No_Woman_No_CryStanding apart, No Woman, No Cry (pictured left. Photo Tate © Chris Ofili) is a timelessly beautiful, eloquent work created for Doreen Lawrence after the murder of her son, Stephen. Its crystalline tears streaming down her cheek contain tiny photographs of Stephen, and the lattice of painted "beads" draped across the canvas sets up a divide between subject and viewer suggesting the prison-like state of grief she inhabits.

Shortly after The Upper Room success in 2005, Chris Ofili moved to Trinidad, a few years after his Chelsea Art School friend and fellow Victoria Miró artist Peter Doig. "Drink this… let this island medicine intoxicate you. Let the liquor dance a spirit dance in your veins." - the Trinidadian poet Attillah Springer wrote these words in her long poem for the exhibition catalogue. Intoxicated Ofili surely has been, and the stunning new work on show in the final three rooms of the exhibition is evidence. Moving into a tropical climate and an Afro-Caribbean island has inevitably transformed his art – and his lifestyle.

The sounds and smells, local culture and mythologies surround him, and his paintings now come alive from a new palette inspired by the colours of luscious tropical flowers and the blue-blacks nights. Humidity plays havoc with oil paints which sink faster into the canvas, but he seems to have shrugged and let them go their way, appearing thinner and even patchy on the surface of some canvases, often leaving the weave visible and occasional gaps between blocks of colour.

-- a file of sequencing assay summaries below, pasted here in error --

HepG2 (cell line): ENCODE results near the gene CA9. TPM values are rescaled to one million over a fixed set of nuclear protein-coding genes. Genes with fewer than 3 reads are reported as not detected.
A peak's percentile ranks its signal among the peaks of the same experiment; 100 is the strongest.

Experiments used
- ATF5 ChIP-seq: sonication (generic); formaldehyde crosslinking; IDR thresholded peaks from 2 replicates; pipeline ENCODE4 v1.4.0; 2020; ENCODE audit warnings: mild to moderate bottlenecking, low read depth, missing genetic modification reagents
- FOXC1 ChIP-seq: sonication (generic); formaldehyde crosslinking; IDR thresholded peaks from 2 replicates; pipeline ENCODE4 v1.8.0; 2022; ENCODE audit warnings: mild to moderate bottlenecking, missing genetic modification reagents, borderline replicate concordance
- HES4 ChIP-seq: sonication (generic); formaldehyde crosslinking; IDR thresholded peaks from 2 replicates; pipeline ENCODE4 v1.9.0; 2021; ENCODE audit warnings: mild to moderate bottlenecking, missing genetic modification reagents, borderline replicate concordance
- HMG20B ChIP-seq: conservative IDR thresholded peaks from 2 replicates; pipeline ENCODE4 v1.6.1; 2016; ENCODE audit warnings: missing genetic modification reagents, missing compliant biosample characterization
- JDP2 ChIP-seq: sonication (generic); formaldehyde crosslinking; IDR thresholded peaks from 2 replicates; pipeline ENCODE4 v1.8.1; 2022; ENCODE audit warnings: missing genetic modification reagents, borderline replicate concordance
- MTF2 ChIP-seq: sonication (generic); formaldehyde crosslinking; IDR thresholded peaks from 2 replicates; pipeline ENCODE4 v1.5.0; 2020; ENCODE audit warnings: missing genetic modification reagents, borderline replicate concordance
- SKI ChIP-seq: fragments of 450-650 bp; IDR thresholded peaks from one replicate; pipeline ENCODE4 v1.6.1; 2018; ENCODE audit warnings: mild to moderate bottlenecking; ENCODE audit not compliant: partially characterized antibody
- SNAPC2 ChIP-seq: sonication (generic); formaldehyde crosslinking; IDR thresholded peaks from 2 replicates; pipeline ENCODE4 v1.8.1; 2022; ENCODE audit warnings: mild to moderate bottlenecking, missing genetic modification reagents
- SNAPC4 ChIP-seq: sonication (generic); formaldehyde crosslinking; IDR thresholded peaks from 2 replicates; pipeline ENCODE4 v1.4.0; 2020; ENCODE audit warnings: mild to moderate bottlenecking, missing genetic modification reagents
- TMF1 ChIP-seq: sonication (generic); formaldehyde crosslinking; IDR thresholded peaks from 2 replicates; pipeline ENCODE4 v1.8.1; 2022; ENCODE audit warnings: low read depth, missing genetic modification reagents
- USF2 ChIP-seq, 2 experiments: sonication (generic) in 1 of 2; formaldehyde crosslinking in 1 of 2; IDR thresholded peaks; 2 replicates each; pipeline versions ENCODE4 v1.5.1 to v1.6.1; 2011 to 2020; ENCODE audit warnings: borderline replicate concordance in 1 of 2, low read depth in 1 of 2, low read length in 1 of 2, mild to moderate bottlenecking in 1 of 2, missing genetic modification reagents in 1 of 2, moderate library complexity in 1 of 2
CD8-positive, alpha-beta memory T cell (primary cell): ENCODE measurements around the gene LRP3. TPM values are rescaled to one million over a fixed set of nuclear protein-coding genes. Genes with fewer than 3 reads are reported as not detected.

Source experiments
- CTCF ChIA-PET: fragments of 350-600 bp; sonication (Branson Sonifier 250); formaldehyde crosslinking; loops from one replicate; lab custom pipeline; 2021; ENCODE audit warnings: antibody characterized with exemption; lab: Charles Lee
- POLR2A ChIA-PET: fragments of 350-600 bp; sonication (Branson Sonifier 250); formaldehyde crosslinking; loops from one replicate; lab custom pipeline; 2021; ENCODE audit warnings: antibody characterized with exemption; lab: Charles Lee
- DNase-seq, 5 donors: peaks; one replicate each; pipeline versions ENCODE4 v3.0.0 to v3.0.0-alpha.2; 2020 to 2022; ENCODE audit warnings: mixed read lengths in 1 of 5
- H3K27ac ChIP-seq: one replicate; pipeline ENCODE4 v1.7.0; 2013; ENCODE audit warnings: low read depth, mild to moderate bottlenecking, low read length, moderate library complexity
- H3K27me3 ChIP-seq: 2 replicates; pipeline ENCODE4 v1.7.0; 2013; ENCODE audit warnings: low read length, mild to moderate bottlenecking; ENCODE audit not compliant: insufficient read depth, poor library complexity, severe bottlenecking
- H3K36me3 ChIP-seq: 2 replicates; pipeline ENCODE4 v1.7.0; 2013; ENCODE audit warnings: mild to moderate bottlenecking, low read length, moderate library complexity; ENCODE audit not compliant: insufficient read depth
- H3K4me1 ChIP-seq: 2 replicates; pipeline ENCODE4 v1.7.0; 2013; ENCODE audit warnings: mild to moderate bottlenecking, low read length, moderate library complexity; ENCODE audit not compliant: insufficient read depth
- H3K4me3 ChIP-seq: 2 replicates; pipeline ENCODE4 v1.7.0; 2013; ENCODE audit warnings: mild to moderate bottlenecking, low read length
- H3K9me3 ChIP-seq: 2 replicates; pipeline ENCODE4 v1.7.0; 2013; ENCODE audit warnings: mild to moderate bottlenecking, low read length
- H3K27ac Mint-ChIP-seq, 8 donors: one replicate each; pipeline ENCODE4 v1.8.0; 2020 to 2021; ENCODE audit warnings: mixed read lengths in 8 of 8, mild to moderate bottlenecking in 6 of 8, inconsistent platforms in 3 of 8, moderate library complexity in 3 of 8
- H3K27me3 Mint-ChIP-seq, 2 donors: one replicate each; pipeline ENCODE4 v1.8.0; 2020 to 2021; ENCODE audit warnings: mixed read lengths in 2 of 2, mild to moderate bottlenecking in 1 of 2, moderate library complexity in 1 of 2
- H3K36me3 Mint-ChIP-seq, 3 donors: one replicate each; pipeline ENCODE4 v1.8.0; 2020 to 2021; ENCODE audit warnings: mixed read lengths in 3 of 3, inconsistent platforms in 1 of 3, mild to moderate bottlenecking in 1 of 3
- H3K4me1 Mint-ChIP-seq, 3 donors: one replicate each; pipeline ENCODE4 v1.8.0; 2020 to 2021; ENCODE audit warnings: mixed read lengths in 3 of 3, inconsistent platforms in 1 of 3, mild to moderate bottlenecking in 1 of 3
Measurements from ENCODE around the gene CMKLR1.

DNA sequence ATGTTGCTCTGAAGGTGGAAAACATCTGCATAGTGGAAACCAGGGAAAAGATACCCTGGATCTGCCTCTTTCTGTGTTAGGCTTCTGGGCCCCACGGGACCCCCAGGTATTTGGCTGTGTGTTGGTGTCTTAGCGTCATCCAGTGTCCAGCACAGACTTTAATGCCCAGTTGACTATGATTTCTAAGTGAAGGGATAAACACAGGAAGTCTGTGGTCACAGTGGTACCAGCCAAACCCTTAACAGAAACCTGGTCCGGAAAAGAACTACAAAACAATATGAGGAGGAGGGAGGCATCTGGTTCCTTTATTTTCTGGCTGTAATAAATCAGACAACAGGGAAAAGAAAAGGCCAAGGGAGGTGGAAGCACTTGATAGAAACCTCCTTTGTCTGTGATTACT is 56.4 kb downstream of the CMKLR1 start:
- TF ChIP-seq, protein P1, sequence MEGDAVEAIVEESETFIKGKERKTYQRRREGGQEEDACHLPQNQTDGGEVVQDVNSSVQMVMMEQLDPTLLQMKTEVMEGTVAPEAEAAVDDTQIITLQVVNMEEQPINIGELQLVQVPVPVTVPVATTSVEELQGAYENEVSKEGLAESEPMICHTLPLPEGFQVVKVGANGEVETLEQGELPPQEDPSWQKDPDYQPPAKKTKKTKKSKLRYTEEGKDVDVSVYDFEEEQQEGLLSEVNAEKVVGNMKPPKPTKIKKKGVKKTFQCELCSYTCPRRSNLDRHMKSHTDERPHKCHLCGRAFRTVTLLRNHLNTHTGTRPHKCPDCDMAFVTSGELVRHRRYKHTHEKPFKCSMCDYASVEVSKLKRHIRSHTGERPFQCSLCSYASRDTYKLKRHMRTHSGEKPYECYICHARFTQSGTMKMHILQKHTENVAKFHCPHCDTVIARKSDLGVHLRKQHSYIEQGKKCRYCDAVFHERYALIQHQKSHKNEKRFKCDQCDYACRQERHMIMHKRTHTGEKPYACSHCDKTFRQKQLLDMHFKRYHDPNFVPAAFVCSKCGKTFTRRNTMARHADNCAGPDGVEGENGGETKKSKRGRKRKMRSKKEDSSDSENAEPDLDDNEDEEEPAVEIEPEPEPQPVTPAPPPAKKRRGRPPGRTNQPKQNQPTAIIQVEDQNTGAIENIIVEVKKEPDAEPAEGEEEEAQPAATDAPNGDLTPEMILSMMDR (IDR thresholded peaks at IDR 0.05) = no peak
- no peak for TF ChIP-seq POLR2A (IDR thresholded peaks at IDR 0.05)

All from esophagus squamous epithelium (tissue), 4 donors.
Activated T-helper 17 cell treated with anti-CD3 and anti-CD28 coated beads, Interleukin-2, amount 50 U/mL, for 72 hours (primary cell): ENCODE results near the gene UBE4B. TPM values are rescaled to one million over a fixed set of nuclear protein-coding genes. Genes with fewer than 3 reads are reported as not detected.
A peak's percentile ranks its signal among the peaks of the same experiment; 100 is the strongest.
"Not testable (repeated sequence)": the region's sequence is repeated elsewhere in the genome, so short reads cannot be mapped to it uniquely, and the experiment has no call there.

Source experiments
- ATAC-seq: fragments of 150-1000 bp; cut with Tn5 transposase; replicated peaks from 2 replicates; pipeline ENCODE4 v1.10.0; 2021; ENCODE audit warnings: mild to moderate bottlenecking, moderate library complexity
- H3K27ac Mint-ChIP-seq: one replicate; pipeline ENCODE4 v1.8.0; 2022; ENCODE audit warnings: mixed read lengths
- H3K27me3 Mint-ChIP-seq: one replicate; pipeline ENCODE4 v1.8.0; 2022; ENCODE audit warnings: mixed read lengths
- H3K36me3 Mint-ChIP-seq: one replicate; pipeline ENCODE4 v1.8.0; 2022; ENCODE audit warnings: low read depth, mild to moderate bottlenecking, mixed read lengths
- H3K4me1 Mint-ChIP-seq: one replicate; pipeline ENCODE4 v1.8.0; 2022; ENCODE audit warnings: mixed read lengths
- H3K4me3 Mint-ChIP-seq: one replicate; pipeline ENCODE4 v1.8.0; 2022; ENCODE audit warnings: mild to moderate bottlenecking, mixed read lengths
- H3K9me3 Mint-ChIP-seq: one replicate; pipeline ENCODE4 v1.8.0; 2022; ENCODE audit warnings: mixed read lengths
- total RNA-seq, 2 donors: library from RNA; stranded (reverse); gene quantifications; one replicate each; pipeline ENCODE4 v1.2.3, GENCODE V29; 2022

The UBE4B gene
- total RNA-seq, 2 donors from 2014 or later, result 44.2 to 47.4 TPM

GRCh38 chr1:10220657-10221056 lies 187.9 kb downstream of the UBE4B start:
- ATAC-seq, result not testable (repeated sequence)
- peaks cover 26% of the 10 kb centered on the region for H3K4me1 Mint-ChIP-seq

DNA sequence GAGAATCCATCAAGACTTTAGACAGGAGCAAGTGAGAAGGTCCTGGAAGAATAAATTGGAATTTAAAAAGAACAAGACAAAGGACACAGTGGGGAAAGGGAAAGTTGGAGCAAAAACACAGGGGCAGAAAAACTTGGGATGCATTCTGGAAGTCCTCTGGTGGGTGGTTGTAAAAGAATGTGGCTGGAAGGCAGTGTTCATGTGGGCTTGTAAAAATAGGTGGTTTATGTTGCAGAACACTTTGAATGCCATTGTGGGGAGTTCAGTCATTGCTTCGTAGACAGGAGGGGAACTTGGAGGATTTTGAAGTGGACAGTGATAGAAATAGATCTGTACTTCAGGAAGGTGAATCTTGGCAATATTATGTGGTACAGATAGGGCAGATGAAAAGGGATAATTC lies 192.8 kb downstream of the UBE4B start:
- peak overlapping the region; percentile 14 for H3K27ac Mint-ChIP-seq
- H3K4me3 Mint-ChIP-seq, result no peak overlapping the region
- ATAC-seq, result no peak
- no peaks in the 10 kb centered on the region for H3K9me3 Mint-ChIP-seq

In contrast are the exceptional nocturnal paintings which cover the canvas densely and create astonishing, barely visible effects of night. The blues of these nocturnal paintings, made in the forest, are at the mercy of the moon’s moods. A silver paint layer forms the base for the blue and black acrylics, and builds a magical, dream-like atmosphere which is particularly effective for the forest foliage hanging transluscent against the uniform blueness of the sky.